The need to deliver quality at speed followed by the rise of agile has meant that many teams have shifted from manual testing to automation.
Regression tests can in theory be performed manually, but as software systems change or grow, so will the number of test cases and thereby the regression suite. Eventually, it’ll reach a point where it’s no longer feasible to manage the regression test cases manually.
Fortunately, due to its repetitive and predictable nature, regression testing is an ideal candidate for automation.
By automating regression tests, it is possible to achieve a number of desired outcomes that enhance team agility and product quality.
On a high level, the greatest benefit of automated regression testing, and automated testing in general, is probably that it frees up resources.
You can set up automation to check specific parts of the software with great accuracy, and then spend brainpower on other types of tests and bug fixes, and conduct manual exploration into more unusual cases that require special attention. This can enhance your software product and ultimately give your customers a better, and significantly less buggy, experience.
By choosing a test automation tool that doesn’t require coding, additional time can be saved on setup and maintenance of automated flows, and dependencies on developers are removed letting QA teams flow through bottlenecks.
For teams following a waterfall approach rather than an agile one, regression testing is typically performed at the end of software builds as the last step before a release. With the introduction of automation, however, it becomes possible to test iteratively, creating instant feedback loops and reducing the overall testing time while improving quality.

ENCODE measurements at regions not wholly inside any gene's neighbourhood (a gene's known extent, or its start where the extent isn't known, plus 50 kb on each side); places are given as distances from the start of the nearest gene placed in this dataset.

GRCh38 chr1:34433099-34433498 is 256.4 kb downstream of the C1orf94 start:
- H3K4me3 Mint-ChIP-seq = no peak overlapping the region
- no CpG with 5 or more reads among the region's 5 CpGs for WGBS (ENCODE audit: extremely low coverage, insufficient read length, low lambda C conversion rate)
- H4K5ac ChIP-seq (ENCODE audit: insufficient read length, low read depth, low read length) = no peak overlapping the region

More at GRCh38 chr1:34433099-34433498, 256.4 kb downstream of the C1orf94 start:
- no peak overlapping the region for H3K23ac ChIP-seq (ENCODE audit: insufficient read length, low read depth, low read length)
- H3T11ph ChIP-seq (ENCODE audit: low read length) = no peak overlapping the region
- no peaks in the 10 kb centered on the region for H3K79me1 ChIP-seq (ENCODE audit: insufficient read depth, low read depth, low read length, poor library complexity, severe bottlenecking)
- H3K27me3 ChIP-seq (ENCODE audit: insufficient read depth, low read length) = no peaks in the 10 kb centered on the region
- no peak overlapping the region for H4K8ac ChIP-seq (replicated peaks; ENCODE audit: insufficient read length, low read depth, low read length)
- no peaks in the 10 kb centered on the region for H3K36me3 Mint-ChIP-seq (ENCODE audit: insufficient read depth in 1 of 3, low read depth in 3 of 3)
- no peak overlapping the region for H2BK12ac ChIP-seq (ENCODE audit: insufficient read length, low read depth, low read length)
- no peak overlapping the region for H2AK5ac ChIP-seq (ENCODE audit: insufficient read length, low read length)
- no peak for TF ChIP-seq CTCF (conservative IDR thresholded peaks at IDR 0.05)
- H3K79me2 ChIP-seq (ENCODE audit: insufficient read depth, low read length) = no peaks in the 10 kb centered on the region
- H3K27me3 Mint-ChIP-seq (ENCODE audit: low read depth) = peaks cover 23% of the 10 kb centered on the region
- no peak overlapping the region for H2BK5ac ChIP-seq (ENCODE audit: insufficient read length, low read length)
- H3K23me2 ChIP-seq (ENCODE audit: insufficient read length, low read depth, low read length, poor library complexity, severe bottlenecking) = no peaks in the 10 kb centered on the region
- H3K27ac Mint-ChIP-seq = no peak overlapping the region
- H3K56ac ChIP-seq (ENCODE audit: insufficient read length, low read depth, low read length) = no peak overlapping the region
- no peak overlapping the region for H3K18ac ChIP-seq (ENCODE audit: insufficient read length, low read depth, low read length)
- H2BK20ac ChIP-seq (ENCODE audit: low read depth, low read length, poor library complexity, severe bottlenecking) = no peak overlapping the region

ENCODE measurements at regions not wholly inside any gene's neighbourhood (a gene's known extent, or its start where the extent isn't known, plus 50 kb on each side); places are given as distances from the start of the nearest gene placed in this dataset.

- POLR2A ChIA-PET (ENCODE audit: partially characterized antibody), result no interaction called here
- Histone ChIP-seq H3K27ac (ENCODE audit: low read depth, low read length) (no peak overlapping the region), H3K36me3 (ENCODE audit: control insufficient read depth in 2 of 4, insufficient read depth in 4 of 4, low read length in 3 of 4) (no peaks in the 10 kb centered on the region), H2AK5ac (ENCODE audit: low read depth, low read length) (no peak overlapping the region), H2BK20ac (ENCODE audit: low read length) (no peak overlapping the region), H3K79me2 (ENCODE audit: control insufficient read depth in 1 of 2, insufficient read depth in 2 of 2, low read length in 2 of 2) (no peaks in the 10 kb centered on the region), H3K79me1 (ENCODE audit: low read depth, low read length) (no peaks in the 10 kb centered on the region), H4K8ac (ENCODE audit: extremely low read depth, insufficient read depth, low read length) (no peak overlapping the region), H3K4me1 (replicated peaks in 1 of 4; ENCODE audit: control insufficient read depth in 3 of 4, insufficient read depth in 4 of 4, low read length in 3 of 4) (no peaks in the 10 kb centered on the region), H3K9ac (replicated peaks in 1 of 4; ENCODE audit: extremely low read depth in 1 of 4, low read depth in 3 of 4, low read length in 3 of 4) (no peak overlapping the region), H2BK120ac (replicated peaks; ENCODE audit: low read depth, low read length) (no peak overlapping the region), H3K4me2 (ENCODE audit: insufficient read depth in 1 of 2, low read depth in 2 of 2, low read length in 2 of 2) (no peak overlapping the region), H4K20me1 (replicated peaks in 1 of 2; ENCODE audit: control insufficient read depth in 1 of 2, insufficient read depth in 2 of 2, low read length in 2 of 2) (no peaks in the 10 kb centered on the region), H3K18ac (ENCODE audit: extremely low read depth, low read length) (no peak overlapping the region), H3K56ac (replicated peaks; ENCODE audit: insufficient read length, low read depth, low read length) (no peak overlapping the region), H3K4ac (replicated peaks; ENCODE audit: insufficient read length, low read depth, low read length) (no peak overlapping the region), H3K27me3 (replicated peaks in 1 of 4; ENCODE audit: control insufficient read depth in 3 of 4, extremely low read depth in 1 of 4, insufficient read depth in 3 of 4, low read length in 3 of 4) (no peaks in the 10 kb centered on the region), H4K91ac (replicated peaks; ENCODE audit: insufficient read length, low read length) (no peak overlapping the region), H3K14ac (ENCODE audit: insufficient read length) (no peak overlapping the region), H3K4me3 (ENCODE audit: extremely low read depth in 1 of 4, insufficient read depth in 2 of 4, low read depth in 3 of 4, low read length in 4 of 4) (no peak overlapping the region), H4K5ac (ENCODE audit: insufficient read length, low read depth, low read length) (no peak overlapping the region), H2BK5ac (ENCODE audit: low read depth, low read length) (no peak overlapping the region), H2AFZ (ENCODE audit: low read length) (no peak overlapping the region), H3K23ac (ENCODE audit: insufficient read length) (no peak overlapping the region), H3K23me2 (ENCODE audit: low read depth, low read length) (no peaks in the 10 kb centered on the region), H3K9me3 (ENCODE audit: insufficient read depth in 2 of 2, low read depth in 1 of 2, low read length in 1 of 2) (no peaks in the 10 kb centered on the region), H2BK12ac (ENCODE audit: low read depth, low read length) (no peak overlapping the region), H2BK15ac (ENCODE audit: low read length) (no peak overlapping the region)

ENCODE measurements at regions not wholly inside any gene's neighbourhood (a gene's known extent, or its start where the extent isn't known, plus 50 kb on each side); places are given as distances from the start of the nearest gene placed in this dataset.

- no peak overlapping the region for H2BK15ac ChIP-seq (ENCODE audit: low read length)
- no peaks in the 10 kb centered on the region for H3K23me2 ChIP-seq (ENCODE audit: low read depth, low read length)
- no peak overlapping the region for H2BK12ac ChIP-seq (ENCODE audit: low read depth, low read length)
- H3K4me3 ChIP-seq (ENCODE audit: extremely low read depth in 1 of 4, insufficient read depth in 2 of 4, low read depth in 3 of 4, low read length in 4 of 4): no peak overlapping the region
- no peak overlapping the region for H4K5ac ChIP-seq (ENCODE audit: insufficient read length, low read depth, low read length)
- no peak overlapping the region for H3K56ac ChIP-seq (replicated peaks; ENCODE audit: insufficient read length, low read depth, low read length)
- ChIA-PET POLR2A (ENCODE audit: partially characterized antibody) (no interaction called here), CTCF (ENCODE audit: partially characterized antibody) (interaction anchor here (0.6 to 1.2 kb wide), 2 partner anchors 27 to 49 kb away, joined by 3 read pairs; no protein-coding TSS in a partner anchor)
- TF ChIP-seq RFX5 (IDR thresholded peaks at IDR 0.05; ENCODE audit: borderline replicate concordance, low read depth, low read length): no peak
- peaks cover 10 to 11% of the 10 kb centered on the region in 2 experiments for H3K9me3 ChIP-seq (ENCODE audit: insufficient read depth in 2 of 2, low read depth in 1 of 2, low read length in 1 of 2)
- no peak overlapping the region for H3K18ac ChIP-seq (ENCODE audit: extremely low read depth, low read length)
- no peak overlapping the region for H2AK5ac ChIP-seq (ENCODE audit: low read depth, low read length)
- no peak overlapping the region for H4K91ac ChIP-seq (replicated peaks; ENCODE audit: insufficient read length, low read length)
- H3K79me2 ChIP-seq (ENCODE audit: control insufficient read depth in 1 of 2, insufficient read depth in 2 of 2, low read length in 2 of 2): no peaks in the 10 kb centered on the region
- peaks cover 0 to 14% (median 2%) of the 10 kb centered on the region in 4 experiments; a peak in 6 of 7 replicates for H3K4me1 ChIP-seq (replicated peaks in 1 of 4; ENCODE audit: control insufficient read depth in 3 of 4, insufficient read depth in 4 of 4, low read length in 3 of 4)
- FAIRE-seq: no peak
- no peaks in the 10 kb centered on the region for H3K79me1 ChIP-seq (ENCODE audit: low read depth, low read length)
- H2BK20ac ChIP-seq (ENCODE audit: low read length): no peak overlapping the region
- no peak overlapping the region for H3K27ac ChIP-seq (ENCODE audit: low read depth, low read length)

With an automation tool that creates visual recording and logs, you can easily go in and detect why tests fail, which not only speeds up feedback loops, but also speeds up the fixing of failures.
Automated regression tests can run 24/7, 365 days a week. With scheduling you can do things like set up your test runs during the night, so no one has to sit around and wait for test results, or run your tests at specific intervals, such as daily or weekly, to ensure that no bugs are missed. Testers can also work on more value-generating tasks, while regression tests run in the background.
Continuous regression testing ensures that testers are notified about bugs before they reach the end-users. And as mentioned above, with the visual recordings and logs, identifying and fixing bugs becomes fast and efficient.
With the ability to test faster comes the ability to test more. When tester resources are stretched to the maximum with manual, tedious tasks, not only do the testers not have the time to test more, they also risk overlooking things, or skip exploratory testing and test design, which can impact the quality of the tests.
By automating, tests can be run continuously at a speed and frequency simply not possible with manual testing. This makes it possible to scale testing and QA, without spending additional resources.
As new features are added to a product, new tests must follow, causing the regression suite to grow over time. Eventually, it’ll reach a point where it’s no longer feasible to manage the regression test cases manually.
For this reason, it is important to select an automation tool that will make it easy for you to keep a clear overview of your testing suite, and allow you to adjust and maintain it without requiring you to rewrite or change code. With a no-code automation tool, this becomes possible and helps keep maintenance burdens low.
Read on in our next blog post on this topic to learn more about how to choose the right test automation tool for regression testing: Regression testing tool evaluation: A checklist. You can also download our whitepaper: How to do Regression Testing in Agile Teams to learn everything you need to know about regression testing in agile teams.